HW: Yes, that’s the prevailing model: we need to generate growth so that we can effectively protect the environment. I have to have 50 affairs before I can be faithful to my spouse. These are quantitative logics that lead to utterly ludicrous, surreal rationales.

JH: Karin, you’re a specialist in differentiating between the

aesthetically necessary and the superfluous. The Mailed Paintings seem initially to be simply ‘empty’ canvases.


Mailed Paintings (2004–7). Stretched canvases in standard sizes, white universal primer, D’Amelio Terras, New York, 2007.

JH: The canvases were sent without any packaging and got dirty accordingly – marks were left on them. Exposing canvases to chance factors is nothing new – Edvard Munch, for example, put pictures outside so that rain would fall on them.


Mailed Painting 119. Berlin – London – Berlin – London – Berlin – Dresden – Berlin (2011) Stretched canvas in standard sizes, white universal primer, 30 × 40 cm.

JH: So it’s rather a matter of passing on the creation of the art work to others?


Karin Sander (2002), 62 portrait photographs of women named Karin Sander, collected from their private archives, digital photo prints, framed. Each: 47 × 40 cm or 40 × 40 cm.

JH: The choice of photograph was left to each woman. It’s solely about relativizing authorship, about relativizing the person of the artist. Could art itself be similarly relativized? In regard to a reductive culture, it certainly seems to be out of the question: countless ‘superfluous’ things: shipments, travel …

HW: Art is on the one hand the absolutely ideal capitalist form because it is pure exchange value without use value. On the other hand, ideally it doesn’t have to submit to certain dictates of other realms of society – and thus becomes a medium of understanding.

JH: In Thinking for Ourselves you speak polemically of the environmental movement’s peaceful co-existence with ‘extractivism’, the ruthless exploitation of natural resources. Could one analogously say that in the art world, reductive art peacefully co-exists with bling art?


Wandstück 300 × 420, 3 Parts (Wall Piece, 3 Parts, 1993/1996), polished wall paint, each 300 × 420 cm.9

JH: It certainly seems to be more fun for you to find potential in reduction, in ‘that’s enough’, rather than always adding more. Which was also true for the 1993 exhibition at Harald Welzer’s gallery space in Hannover involving polished wall pieces. But again, Mr Welzer, what does it mean that the environmental movement peacefully co-exists with ruthless exploitation?

HW: An environmental movement that steps in at certain points to say ‘now this is going too far’ is part of the development of a modern society. That’s why its ideas are adapted by political parties: aha, things work out better with green than without. The parallel existence of extremely reductive and rather baroque forms of artistic production, by contrast, is more a matter of a systemically determined pluralism.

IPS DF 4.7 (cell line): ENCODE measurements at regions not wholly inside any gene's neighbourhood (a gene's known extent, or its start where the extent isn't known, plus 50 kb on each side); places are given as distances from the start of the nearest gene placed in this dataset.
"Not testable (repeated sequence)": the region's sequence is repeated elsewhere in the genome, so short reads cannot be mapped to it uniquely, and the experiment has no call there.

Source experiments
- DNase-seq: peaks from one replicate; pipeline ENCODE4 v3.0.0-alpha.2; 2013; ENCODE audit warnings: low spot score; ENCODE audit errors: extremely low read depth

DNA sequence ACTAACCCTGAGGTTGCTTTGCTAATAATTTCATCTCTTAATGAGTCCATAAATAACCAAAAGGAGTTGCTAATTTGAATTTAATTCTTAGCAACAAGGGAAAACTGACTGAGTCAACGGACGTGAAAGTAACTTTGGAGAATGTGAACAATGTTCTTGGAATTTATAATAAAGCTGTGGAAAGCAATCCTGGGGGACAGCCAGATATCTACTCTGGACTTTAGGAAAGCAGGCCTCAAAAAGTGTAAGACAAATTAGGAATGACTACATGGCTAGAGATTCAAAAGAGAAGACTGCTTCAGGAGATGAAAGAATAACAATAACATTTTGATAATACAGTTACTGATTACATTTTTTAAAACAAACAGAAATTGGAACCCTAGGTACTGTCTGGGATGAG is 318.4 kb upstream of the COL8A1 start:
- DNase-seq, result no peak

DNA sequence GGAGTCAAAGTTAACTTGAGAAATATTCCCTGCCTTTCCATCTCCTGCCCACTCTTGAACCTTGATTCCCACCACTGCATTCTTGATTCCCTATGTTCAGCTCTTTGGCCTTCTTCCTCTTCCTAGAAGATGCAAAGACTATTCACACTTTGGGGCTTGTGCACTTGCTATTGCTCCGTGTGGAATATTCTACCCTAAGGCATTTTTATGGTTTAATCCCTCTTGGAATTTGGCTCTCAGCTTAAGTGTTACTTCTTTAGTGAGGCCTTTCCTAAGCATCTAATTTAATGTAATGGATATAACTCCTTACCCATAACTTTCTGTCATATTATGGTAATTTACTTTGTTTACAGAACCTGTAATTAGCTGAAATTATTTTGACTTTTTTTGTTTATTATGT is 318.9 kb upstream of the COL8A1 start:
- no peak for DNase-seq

JH: Classic avant-gardes always understood themselves as superseding their predecessors. Even Op and Pop art fought against each other. Today we have a radical simultaneity of all aesthetic options. Is this part of the absence of utopia which you lament in your book?

HW: Perhaps pluralistic concurrence is indeed a phenomenon of stagnation. What I see as an example of the formation of an avant-garde par excellence is El Lissitzky’s children’s book about two squares that travel around the world. There are no people, there’s no actual world, and there’s scarcely any narrative. It’s rather an attempt to imagine an entirely different world – as a children’s book. In the present, by contrast, we have an additive process, we place everything side by side: the completely minimal design and the Lamborghini SUV. That’s the phenomenon of stagnation: our culture is seeking to solve this blatant problem through every last addition. That’s why I’m confident that another avant-garde movement will come – but the great thing is that one never knows beforehand where it will turn up.

JH: In the classic avant-garde writing of history, what always mattered most was who had been the first to do something, and when.


Wasser zählen (Counting Water, 1962/2000), black and white photograph by Edith Sander, 30 × 22 cm.10

JH: This picture shows you as a five-year-old, focused with a child’s concentration counting scoops of water. It really seems to be your very first work! And at the same time it accents a method of working that you have continued to use to this day: observing material rather than plucking an idea out of nowhere. For Marx and Engels it was clear that we need to have the means of production; idealistic thinking doesn’t get us anywhere. In Thinking for Ourselves an appeal to moral reflection is discernible – but on the other hand the book is about implementing strategies that are not necessarily dependent on the moral behaviour of the individual.

HW: Yes, but how are these strategies generated? The title Thinking for Ourselves is not just about thinking for yourself, it’s also about the danger of letting others do the thinking for you, of giving in to the given. And that’s always more comfortable. Political resistance cannot come about without resisting this very temptation. We’re simply no longer in Marx’s position of supposedly having the key to upending the whole thing – to supposedly shaking up ossified conditions. Upholders of the system tend to say ‘we already know everything’. Probably the subversive thing is to say: ‘great that you can spell it all out like that, but I’m not sure at all things work that way.’ This opens up spaces. What will always stick with me from the Pirate Party is the slogan on their posters: ‘you’re the ones with the answers, we’re the ones with the questions.’ In a culture that’s constantly claiming to know how things work, this slogan has explosive political power.


Harald Welzer / Nicholas Czichi-Welzer 1:7,7 (2002), 3D body scans, 3D prints, plaster, scale 1:7,7 …, height: c.25 cm and c.17 cm, Collection Harald Welzer, Berlin.12

Translated by Jane Yager